Why ‘Newsroom’ will live on: Why Dickinson will live on

Dickinson, a tech-based series that aired for the first time in July 2016, is finally ending. But its homages can live on. The series, whose executives are still speaking to us via email, will…

Why ‘Newsroom’ will live on: Why Dickinson will live on

Dickinson, a tech-based series that aired for the first time in July 2016, is finally ending. But its homages can live on.

The series, whose executives are still speaking to us via email, will be ended after 13 episodes airing over 11 months. It was created by Adrian Zachary, who also wrote and directed many of its episodes, plus Marley Shelton, who created the interiors.

It’s survived for so long because of its ability to meld well with other ’80s-style offerings. It’s four-to-a-sextet, with multiple actors playing the same characters. That’s not dissimilar to TV classics like Welcome Back, Kotter or Diff’rent Strokes, and both are inlaid into the premise. People play characters named Walter and Rudy, and at the start of the seasons, the characters all discuss the same things: pro football, pop music, how much alcohol is in their boozing cup. They all drink, they share same affectations, and the interactions escalate to heights of intimacy.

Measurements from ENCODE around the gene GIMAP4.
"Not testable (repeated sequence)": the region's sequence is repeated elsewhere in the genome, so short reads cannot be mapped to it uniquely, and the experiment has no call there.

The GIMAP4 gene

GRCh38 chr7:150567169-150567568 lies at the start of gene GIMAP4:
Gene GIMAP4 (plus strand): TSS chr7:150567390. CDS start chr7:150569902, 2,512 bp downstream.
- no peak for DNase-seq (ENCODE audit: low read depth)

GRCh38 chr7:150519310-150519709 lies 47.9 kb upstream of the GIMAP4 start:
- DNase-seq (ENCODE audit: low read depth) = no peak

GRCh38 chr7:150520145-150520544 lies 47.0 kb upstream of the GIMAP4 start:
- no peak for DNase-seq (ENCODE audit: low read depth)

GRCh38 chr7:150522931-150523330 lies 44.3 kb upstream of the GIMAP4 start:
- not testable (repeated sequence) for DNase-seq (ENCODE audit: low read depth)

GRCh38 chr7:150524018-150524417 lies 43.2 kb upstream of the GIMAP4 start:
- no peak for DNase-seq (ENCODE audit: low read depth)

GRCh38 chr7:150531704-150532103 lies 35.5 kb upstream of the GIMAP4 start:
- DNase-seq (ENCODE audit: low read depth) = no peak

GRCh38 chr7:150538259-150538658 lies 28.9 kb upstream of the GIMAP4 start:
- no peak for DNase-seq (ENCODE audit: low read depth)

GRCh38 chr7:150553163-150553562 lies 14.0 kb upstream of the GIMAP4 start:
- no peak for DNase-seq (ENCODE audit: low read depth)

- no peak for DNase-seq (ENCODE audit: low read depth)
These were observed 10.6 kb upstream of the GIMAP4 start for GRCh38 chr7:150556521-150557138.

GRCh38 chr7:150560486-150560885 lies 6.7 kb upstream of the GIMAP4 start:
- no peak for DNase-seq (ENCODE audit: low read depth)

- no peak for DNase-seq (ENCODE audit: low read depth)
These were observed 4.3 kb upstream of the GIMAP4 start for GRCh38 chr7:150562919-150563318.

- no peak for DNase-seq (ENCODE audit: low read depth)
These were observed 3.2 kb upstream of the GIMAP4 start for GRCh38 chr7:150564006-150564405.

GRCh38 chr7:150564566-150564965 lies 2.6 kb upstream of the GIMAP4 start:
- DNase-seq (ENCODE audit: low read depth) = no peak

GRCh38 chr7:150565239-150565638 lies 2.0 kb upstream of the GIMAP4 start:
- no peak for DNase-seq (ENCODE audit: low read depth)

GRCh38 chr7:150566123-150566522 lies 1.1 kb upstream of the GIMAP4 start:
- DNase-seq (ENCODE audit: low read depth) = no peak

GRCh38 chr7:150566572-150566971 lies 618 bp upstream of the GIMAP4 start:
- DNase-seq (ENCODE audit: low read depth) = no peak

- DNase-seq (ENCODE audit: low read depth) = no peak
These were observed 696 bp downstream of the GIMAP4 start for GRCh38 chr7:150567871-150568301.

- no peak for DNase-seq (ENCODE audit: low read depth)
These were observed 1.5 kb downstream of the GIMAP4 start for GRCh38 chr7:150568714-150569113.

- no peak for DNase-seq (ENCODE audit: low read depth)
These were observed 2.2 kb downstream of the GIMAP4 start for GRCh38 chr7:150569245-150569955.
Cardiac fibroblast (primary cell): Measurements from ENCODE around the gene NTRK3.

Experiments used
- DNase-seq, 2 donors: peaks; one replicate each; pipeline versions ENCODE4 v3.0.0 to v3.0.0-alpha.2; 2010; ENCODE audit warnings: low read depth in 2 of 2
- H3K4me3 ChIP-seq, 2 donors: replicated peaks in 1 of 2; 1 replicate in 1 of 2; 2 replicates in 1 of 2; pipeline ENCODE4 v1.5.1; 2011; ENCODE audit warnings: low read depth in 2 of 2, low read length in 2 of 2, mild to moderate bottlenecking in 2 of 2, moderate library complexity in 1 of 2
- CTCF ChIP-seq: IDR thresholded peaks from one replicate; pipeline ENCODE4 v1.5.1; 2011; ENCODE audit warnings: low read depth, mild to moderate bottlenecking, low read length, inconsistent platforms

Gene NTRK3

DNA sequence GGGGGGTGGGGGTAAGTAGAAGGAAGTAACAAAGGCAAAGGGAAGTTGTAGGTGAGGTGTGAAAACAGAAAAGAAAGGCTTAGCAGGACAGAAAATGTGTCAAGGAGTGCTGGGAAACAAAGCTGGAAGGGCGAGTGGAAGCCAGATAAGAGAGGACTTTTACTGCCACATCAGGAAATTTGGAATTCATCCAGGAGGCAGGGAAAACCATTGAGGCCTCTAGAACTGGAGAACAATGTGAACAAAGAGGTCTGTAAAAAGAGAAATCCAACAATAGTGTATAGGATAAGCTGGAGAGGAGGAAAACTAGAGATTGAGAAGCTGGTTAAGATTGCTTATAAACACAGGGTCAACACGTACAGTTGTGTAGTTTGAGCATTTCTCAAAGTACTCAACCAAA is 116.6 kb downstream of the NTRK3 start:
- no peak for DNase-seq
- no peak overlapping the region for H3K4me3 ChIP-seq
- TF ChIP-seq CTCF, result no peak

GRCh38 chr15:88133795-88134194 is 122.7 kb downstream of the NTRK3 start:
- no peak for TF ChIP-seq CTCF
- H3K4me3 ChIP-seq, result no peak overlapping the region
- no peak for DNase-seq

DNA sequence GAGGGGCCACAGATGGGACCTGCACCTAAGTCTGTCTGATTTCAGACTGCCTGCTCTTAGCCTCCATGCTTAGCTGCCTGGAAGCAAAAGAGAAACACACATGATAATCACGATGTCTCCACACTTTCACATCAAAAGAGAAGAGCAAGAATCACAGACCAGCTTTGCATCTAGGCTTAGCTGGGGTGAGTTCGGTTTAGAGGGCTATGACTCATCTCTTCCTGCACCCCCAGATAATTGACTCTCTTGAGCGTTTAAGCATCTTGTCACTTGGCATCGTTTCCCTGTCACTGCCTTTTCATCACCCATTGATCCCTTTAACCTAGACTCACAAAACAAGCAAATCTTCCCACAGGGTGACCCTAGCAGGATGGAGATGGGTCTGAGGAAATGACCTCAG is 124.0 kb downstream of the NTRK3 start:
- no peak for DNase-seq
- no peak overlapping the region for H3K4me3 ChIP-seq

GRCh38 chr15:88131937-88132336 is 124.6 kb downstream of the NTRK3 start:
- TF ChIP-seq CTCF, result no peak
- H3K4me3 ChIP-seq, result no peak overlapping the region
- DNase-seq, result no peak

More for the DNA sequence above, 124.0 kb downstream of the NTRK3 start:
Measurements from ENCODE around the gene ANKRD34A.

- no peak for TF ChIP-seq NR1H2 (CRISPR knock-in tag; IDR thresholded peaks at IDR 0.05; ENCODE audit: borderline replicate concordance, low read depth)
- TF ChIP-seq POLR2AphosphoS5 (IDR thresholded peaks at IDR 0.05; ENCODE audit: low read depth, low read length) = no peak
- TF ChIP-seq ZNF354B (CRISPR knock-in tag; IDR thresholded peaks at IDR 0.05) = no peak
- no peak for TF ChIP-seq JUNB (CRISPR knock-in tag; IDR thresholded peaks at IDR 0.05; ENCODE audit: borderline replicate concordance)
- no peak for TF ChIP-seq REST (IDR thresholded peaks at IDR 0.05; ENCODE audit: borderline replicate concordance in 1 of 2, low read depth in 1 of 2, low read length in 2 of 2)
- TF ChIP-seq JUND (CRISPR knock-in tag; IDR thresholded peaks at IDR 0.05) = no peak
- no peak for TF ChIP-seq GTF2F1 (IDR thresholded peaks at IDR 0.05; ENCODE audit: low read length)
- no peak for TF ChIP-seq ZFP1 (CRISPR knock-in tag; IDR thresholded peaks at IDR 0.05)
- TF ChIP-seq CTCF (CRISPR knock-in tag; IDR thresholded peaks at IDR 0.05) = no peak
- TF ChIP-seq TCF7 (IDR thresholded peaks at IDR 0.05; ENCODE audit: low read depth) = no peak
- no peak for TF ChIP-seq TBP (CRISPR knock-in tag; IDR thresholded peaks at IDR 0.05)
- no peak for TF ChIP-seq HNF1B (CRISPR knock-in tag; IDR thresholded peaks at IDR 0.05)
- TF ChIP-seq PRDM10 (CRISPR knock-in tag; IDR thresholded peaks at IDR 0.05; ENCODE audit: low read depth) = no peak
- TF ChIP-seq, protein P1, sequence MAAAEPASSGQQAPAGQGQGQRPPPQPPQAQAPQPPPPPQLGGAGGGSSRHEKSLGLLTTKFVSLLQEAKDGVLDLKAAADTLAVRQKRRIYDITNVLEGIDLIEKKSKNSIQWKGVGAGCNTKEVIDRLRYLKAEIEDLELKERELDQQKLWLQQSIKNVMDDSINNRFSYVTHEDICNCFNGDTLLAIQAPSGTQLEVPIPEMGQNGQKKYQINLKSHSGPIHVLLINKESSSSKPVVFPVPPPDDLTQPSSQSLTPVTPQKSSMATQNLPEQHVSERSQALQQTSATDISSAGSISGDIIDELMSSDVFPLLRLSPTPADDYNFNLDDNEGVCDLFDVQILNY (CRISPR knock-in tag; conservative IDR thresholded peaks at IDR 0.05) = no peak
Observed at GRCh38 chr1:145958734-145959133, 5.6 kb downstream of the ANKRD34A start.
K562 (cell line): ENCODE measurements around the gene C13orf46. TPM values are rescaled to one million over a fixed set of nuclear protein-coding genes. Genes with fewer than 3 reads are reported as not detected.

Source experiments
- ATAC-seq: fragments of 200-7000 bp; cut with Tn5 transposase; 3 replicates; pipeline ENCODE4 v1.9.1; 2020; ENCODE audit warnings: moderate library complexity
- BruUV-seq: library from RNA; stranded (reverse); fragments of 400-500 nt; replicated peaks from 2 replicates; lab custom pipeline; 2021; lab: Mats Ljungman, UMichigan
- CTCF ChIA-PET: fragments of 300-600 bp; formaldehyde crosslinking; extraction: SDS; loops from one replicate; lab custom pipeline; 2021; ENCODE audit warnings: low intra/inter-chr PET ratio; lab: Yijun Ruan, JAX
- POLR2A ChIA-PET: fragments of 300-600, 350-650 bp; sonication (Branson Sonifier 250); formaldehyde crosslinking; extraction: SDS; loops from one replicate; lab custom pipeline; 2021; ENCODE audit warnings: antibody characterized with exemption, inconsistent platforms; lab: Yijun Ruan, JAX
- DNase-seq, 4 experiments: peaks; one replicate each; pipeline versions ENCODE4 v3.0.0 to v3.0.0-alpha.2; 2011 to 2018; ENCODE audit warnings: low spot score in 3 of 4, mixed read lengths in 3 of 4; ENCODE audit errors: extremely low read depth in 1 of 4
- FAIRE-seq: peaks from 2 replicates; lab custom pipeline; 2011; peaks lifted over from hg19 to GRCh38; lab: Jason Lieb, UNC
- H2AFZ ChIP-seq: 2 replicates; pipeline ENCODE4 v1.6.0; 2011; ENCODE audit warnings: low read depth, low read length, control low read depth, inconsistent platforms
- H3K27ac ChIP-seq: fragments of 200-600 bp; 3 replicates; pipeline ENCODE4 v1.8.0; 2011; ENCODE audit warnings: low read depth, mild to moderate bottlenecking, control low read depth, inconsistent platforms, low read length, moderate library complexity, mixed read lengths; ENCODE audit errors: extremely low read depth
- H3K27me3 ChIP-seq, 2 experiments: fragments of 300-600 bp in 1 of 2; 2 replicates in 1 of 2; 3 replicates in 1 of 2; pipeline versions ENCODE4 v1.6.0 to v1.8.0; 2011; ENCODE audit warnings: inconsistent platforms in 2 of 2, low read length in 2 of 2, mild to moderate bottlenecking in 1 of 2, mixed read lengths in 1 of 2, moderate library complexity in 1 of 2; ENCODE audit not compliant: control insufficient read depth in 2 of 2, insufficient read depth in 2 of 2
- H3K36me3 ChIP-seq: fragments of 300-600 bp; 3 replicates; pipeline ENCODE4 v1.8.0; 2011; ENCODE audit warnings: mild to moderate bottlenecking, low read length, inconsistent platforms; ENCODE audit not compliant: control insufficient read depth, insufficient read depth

And that’s the trick: The writers needed that specificity. When Simpson, Rob Reiner’s sitcom, came around, and there was an attempt to make him someone else, we found it boring. The 1980s was home to plenty of great, quality shows, but when one producer took over for another character, there was always a major shift to the ground game.

All that ’80s nostalgia does not vanish when you step away from it. There are always pieces of it that live on. “Simpson” made us want to watch “The Wonder Years,” “Full House,” and “Happy Days,” but “Dickinson” made us want to watch “The Hogan Family,” “Stacked,” “The Munsters,” and “Family Matters.”

And that’s all they were.

Read the full story at Business Insider.

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